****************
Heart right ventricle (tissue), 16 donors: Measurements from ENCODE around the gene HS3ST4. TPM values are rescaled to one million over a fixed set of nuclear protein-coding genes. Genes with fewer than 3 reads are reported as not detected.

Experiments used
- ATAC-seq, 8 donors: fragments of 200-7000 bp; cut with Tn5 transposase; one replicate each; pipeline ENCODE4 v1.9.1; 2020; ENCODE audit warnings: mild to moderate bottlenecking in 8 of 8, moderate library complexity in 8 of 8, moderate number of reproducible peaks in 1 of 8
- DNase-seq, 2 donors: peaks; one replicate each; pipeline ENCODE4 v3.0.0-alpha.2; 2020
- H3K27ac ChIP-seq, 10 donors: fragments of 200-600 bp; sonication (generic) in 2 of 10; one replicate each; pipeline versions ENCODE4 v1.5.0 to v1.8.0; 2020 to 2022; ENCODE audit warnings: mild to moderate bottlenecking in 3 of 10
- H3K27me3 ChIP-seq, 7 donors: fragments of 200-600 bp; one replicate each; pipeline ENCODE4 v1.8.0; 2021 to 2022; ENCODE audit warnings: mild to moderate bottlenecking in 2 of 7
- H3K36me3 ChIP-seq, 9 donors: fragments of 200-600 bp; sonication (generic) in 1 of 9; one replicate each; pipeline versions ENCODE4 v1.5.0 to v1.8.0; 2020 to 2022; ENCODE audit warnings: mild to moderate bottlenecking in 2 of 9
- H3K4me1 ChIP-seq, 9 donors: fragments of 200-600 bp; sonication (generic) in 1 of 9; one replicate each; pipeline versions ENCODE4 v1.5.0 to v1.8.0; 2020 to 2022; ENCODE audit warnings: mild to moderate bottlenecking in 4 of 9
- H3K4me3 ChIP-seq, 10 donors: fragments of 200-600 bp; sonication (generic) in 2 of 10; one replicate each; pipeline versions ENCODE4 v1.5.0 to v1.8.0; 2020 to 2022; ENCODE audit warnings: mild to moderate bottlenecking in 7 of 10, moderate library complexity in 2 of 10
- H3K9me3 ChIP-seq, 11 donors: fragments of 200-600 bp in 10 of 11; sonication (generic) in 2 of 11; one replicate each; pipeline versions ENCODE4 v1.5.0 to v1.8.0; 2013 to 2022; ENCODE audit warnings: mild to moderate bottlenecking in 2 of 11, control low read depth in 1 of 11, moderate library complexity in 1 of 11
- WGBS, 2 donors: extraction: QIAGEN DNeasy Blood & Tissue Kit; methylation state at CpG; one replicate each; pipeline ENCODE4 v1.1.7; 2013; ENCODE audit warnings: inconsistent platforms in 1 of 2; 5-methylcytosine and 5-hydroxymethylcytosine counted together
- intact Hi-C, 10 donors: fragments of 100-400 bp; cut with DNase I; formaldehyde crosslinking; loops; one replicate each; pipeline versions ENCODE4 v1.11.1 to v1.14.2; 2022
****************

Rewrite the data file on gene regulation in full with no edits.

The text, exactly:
Heart right ventricle (tissue), 16 donors: Measurements from ENCODE around the gene HS3ST4. TPM values are rescaled to one million over a fixed set of nuclear protein-coding genes. Genes with fewer than 3 reads are reported as not detected.

Experiments used
- ATAC-seq, 8 donors: fragments of 200-7000 bp; cut with Tn5 transposase; one replicate each; pipeline ENCODE4 v1.9.1; 2020; ENCODE audit warnings: mild to moderate bottlenecking in 8 of 8, moderate library complexity in 8 of 8, moderate number of reproducible peaks in 1 of 8
- DNase-seq, 2 donors: peaks; one replicate each; pipeline ENCODE4 v3.0.0-alpha.2; 2020
- H3K27ac ChIP-seq, 10 donors: fragments of 200-600 bp; sonication (generic) in 2 of 10; one replicate each; pipeline versions ENCODE4 v1.5.0 to v1.8.0; 2020 to 2022; ENCODE audit warnings: mild to moderate bottlenecking in 3 of 10
- H3K27me3 ChIP-seq, 7 donors: fragments of 200-600 bp; one replicate each; pipeline ENCODE4 v1.8.0; 2021 to 2022; ENCODE audit warnings: mild to moderate bottlenecking in 2 of 7
- H3K36me3 ChIP-seq, 9 donors: fragments of 200-600 bp; sonication (generic) in 1 of 9; one replicate each; pipeline versions ENCODE4 v1.5.0 to v1.8.0; 2020 to 2022; ENCODE audit warnings: mild to moderate bottlenecking in 2 of 9
- H3K4me1 ChIP-seq, 9 donors: fragments of 200-600 bp; sonication (generic) in 1 of 9; one replicate each; pipeline versions ENCODE4 v1.5.0 to v1.8.0; 2020 to 2022; ENCODE audit warnings: mild to moderate bottlenecking in 4 of 9
- H3K4me3 ChIP-seq, 10 donors: fragments of 200-600 bp; sonication (generic) in 2 of 10; one replicate each; pipeline versions ENCODE4 v1.5.0 to v1.8.0; 2020 to 2022; ENCODE audit warnings: mild to moderate bottlenecking in 7 of 10, moderate library complexity in 2 of 10
- H3K9me3 ChIP-seq, 11 donors: fragments of 200-600 bp in 10 of 11; sonication (generic) in 2 of 11; one replicate each; pipeline versions ENCODE4 v1.5.0 to v1.8.0; 2013 to 2022; ENCODE audit warnings: mild to moderate bottlenecking in 2 of 11, control low read depth in 1 of 11, moderate library complexity in 1 of 11
- WGBS, 2 donors: extraction: QIAGEN DNeasy Blood & Tissue Kit; methylation state at CpG; one replicate each; pipeline ENCODE4 v1.1.7; 2013; ENCODE audit warnings: inconsistent platforms in 1 of 2; 5-methylcytosine and 5-hydroxymethylcytosine counted together
- intact Hi-C, 10 donors: fragments of 100-400 bp; cut with DNase I; formaldehyde crosslinking; loops; one replicate each; pipeline versions ENCODE4 v1.11.1 to v1.14.2; 2022